Seminar – Chiral magnetism controlled by spin-orbit torques and spin-torque nano-oscillators: From magnetic memories to neuromorphic computing

On Monday June 24 at 14:00 we have the pleasure to welcome Jacob Torrejon from SPEC, CEA Saclay, France. He will give us a seminar at CEA/IRIG, Bat 1005, room 445 entitled :

Chiral magnetism controlled by spin-orbit torques and spin-torque nano-oscillators: From magnetic memories to neuromorphic computing

Electrical manipulation of the magnetization (uniform or magnetic textures) by spin- polarized current is essential for developing advanced storage class memory devices [1]. In ultrathin magnetic heterostructures with large spin-orbit coupling and broken inversion symmetry (ultrathin magnetic layer attached to heavy metal underlayer), new mechanisms has emerged based on spin-orbit coupling phenomena which exhibits much higher efficiency than conventional spin transfer torque mechanism in magnetic tunnel junction [2]. Key to the power efficient magnetization control is the large spin-orbit coupling of the heterostructure. First, the spin Hall effect (SHE) induced by the heavy metal layer which generates large spin current exerting a torque on the adjacent magnetic layer [3]. And second, the Dzyaloshinskii- Moriya interaction (DMI) which promotes Neel walls with fixed chirality and allows very efficient and fast domain wall motion [4]. In the first part of my seminar, I will describe in detail the two spin-orbit coupling mechanisms, SHE and DMI, discussing several experimental techniques used for the quantitative estimation of both phenomena [5]. Although magnetic memories are the most straightforward application of spin transfer and spin-orbit torques, magnetic tunnel junction can operate as tuneable non-linear nano- oscillators under different bias conditions (current and magnetic field). These devices called spin torque nano-oscillators have been proposed as new RF sources [6] and very recently for neuromorphic computing [7] inspired in the complex non-linear dynamical behaviour displayed in our brain [8]. Indeed these observations have inspired a whole class of models based on non-linear oscillators networks able to perform cognitive tasks [9]. However this type of computing requires a huge number of oscillators for achieving excellent performance and nanoscale oscillators with low noise are necessary for easy integration in a microchip. Spin torque nano-oscillators are very promising building block for neuromorphic computing because their well-controlled magnetization dynamics leading to high signal to noise ratios, their exceptional ability to interact, non-linear tunability by spin torques, fast time response (ns range), long lifetime and lower power consumption [7]. In the second part of my seminar, I will show how to leverage the non-linear dynamics of spin-torque nano-oscillators for neuromorphic computing, and present our first experimental achievements of speech recognition task [10] and temporal pattern recognition with delayed feedback memory [11]. Finally, I will give the main ingredients towards massively parallel architectures.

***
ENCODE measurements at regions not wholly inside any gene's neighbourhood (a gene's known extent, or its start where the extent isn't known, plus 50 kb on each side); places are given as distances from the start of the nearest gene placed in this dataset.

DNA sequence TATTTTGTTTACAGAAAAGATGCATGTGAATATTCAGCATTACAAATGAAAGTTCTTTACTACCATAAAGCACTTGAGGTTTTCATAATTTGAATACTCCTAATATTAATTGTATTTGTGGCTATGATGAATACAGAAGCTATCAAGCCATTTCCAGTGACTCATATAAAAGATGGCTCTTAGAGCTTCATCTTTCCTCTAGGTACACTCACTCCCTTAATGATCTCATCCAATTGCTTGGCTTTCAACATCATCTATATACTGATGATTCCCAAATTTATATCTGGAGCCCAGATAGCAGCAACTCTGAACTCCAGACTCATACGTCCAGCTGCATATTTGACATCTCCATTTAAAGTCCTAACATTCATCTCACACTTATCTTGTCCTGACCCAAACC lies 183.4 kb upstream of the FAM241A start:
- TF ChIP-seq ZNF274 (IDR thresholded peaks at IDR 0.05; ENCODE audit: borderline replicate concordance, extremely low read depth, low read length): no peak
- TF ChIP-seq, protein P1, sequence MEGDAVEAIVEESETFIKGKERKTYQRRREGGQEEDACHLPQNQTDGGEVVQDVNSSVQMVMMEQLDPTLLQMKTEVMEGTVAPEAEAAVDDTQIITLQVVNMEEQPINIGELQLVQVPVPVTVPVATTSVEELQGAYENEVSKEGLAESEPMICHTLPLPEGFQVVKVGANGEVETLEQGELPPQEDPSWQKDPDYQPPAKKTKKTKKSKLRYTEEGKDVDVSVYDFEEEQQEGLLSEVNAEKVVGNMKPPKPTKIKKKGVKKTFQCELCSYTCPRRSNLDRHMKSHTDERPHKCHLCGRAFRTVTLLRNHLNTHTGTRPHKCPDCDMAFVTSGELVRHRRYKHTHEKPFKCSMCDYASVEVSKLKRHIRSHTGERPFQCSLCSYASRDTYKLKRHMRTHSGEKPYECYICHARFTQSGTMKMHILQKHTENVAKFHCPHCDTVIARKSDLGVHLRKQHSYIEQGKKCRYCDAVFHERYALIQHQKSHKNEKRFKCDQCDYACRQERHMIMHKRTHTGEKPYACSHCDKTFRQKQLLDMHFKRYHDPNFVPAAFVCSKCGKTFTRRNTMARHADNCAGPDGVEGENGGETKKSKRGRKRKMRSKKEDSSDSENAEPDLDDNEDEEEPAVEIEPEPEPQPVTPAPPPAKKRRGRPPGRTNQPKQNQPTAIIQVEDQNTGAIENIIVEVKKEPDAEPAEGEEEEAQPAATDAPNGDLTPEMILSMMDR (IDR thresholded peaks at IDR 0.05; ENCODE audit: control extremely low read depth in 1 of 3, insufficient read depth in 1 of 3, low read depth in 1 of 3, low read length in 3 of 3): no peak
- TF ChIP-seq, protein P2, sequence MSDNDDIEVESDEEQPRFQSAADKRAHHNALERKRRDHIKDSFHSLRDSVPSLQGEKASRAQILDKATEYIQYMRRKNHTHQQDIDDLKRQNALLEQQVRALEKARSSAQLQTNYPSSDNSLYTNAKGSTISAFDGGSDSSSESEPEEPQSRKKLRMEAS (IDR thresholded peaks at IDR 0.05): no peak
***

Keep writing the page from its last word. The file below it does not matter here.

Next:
[1] Katine et al, PRL 2000, S.S.P. Parkin et al. Science 2008, M. Yamanouchi et al., Nature 2004.
[2] I. M. Miron et al., Nat Mater 2010; I. M. Miron et al., Nature 2011.
[3] L. Liu et al., Science 2012; J. Kim et al. Nat Mater 2013.
[4] A. Thiaville et al., Europhys. Lett. 2012; S. Emori et al, Nat Mater 2013; K.-S. Ryu et al., Nat. Nano. 2013.
[5] J. Torrejon et al Nat. Com 2014 ; J. Torrejon et al., PRB 2015 ; J. Torrejon et al., Nat Com 2016.
[6] Kisselev et al Nature 2003; Rippard et al, PRL 2004.
[7] J. Grollier et al., Proc. IEEE 2016.
[8] D. R. Chialvo, Nat. Phys. 2010. J. Fell and N. Axmacher, Nat. Rev. Neurosci. 2011.
[9] E. M. Izhikevich, IEEE Trans. Neural Networks 2004.
[10] J. Torrejon et al., Nature 2017.
[11] M. Riou et al., Submitted 2019

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